Today we answer our first question emailed to Dear Splitwise.
How does one split the broker’s fee fairly in a NYC apartment? If someone has their own bathroom, should they pay more, or is it split evenly by all roommmates?
Broke and Broker
Dear Broke and Broker,
It’s true that in New York, Boston, and other major metro areas you often have to pay a broker’s fee to the real estate agent to get an apartment, even one you would share with roommates. Which stinks.
So, Broke and Broker, your question is: if the bedrooms are different enough in quality that one bedroom should have a higher rent, the question is, should that person also pay a bigger share of the broker’s fee? Great question!
There are basically three possibilities:
- Split the broker’s fee equally no matter what
- Split it proportionally to the way the rent is split
- Do something weird (we will ignore this option)
In principle though, what would be fair? There are certainly arguments on both sides. The search process is something stressful that all roommates need to be in on together, and is different from the value obtained in renting a specific room, which would argue for the first option. On the flip side, if everyone were on his or her own, a less expensive bedroom would come with a less expensive broker fee. And how should it be handled if roommates have significantly different incomes?
To answer Broke and Broker’s question, we created three scenarios as part of a survey of Splitwise.com users and followers. In the first scenario, you are sharing an apartment and end up getting a nicer room than your roommate, which you both agree is worth a $900/$700 split. The broker asks for a half-fee (half of total rent) of $800. Therefore, if you split the fee equally, you’re paying less than your proportional rent – lucky you! Here’s what we found:
Perhaps unsurprisingly, our survey respondents wanted the broker fee to be split equally in this case. But what about if the respondent is the ones with the cheaper room? Are our survey respondents cynical and unencumbered by morals? In scenario 2, they have the cheaper bedroom by $100. Will they agree to pony up and pay an equal fee?
Yes! Our respondents genuinely believe that sharing a broker’s fee equally is the right thing to do under most circumstances. These questions both had a rock-solid, 80% majority. I would conclude that if you are splitting rent unequally with your friends, the broker’s fee should be split equally under most circumstances.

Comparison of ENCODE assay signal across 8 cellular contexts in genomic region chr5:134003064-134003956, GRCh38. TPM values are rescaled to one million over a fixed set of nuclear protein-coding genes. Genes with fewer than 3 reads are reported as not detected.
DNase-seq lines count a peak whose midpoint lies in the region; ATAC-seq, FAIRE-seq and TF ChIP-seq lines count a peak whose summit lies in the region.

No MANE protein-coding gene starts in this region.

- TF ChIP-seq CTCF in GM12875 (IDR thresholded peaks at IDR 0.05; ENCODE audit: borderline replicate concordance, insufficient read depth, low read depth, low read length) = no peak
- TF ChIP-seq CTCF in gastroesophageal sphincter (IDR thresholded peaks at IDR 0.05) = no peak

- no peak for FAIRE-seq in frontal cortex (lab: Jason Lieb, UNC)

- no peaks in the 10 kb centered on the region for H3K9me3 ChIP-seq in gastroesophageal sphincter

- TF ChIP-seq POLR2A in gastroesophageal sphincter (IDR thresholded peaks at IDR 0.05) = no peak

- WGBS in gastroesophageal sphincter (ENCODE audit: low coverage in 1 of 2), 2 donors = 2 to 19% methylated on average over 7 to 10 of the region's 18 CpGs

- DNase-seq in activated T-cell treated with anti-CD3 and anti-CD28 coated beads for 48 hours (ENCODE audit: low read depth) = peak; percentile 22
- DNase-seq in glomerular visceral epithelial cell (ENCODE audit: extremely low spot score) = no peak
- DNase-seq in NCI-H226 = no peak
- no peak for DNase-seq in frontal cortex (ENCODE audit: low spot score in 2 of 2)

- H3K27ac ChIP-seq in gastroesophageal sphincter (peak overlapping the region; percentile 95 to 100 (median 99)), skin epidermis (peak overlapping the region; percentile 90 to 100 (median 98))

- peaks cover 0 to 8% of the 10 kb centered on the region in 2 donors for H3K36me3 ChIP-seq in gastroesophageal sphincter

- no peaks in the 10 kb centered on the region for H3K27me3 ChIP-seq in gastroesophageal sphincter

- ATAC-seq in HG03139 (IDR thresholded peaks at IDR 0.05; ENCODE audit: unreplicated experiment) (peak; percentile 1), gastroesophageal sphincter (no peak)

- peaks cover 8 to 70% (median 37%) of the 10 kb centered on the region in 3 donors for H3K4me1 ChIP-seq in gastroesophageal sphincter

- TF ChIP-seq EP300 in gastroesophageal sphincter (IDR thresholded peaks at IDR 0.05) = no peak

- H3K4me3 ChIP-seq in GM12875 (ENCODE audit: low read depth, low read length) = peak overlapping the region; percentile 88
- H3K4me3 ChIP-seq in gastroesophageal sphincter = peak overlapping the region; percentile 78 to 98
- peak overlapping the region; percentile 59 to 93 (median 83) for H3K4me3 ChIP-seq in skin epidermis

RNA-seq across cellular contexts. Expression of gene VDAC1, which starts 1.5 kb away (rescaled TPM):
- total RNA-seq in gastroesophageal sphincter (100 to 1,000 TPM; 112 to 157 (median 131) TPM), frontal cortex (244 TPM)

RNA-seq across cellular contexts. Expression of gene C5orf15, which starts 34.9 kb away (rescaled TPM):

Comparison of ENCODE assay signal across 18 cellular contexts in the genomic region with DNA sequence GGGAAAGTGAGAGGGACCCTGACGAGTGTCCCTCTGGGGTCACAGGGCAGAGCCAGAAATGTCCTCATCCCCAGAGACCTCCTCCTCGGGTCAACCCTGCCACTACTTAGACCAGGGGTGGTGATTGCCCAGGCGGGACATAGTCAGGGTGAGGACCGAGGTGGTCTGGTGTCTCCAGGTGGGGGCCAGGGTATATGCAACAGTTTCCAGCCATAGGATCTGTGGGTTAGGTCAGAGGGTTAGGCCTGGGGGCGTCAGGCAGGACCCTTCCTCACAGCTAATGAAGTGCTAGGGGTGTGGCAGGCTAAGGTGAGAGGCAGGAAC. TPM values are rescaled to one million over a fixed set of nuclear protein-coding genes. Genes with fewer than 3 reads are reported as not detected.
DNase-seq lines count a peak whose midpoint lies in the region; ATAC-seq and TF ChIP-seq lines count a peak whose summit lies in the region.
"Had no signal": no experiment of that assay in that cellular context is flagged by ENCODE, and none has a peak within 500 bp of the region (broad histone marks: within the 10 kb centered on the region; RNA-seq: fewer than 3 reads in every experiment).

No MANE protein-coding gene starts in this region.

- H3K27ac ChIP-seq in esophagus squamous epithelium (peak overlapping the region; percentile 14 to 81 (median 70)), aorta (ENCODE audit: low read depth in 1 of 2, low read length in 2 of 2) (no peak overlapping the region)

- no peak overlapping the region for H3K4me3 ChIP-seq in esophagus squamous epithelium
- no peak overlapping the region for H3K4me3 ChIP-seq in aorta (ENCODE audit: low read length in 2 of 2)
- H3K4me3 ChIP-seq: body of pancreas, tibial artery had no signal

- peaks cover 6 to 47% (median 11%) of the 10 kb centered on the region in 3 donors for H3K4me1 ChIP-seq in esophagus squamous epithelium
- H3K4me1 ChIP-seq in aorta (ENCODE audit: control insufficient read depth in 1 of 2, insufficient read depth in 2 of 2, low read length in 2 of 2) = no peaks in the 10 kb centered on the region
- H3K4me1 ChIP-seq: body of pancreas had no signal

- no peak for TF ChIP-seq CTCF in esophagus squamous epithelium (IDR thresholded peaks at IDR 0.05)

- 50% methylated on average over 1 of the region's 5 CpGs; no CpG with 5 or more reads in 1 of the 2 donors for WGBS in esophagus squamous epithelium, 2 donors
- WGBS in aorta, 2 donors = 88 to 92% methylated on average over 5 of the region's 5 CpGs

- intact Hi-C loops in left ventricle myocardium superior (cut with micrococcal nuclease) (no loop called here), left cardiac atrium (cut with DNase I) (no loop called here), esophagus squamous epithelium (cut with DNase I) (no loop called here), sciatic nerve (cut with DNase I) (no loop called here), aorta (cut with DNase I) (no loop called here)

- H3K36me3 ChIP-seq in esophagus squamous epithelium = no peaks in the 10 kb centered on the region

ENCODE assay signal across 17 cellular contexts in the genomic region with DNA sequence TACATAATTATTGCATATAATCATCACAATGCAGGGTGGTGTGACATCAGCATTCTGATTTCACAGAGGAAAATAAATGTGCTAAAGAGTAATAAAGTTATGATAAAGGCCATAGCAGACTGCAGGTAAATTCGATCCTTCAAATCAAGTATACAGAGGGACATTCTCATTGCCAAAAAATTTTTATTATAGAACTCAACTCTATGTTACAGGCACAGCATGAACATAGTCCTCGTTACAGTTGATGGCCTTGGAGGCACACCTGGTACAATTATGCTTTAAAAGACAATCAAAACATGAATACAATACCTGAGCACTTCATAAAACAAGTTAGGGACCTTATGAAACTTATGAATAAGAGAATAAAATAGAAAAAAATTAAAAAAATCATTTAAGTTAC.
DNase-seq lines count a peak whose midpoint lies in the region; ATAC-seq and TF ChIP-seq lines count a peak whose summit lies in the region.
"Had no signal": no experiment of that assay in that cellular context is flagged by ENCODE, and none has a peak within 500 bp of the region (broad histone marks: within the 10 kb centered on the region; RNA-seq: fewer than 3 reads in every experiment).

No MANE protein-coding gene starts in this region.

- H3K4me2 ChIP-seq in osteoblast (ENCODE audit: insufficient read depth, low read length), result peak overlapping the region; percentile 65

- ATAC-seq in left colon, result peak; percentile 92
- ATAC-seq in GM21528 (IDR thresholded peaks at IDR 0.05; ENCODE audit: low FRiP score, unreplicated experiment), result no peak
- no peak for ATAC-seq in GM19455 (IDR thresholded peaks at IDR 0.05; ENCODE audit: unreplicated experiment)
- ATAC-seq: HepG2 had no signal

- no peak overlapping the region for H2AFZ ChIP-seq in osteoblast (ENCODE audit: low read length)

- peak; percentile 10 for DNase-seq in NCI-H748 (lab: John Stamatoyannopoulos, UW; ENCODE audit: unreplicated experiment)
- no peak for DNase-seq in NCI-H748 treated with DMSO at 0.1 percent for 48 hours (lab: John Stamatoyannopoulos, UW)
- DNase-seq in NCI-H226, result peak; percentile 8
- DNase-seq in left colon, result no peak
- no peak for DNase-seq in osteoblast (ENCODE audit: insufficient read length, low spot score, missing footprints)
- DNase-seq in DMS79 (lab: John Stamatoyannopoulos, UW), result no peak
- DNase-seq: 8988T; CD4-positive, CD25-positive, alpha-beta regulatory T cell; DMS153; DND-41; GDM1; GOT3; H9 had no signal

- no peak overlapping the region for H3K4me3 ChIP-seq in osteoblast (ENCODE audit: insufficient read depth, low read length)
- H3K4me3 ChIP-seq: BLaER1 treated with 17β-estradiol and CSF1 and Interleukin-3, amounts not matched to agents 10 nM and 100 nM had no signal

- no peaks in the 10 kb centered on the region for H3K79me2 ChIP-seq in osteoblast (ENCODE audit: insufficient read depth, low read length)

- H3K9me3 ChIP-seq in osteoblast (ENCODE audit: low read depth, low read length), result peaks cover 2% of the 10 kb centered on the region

To quote one respondent, “I think the important thing to remember is that the broker’s fee is not about each of you finding a room, but about the two of you finding an apartment that fits the conditions each of you had specified. If you are both equally satisfied with the apartment, then you each owe an equal share of the broker’s fee.”
However, there seems to be an exception. What if you and your friend make very different amounts of money, and have different budgetary constraints? One way of sharing fairly in this case is to go into the process looking for an apartment with one small bedroom and one fancy bedroom. This way, no one feels bad about sharing rent unequally. In that case, our respondents swing completely towards the approach of broker’s fee proportional-to-rent.
In fact, one respondent even claimed that they experienced a psychological shift when they got to this scenario, and went back and changed their answers to the other questions. However, I stand by the majority in the first two cases. My view is closest to the respondent who wrote: “In the last scenario, the fact that the roommate is objectively less able (and not just less willing) to pay influenced my decision to split the broker’s fee unevenly.”
So in short, you should usually split a broker fee evenly, especially if the rooms chosen were a matter of taste. If you go into the process looking for bedrooms of different quality because of different budgetary constraints, you should split the broker’s fee in the same ratios as you split rent. This exception helps people with different earning power live together in harmony.
- Splitwise (email@example.com)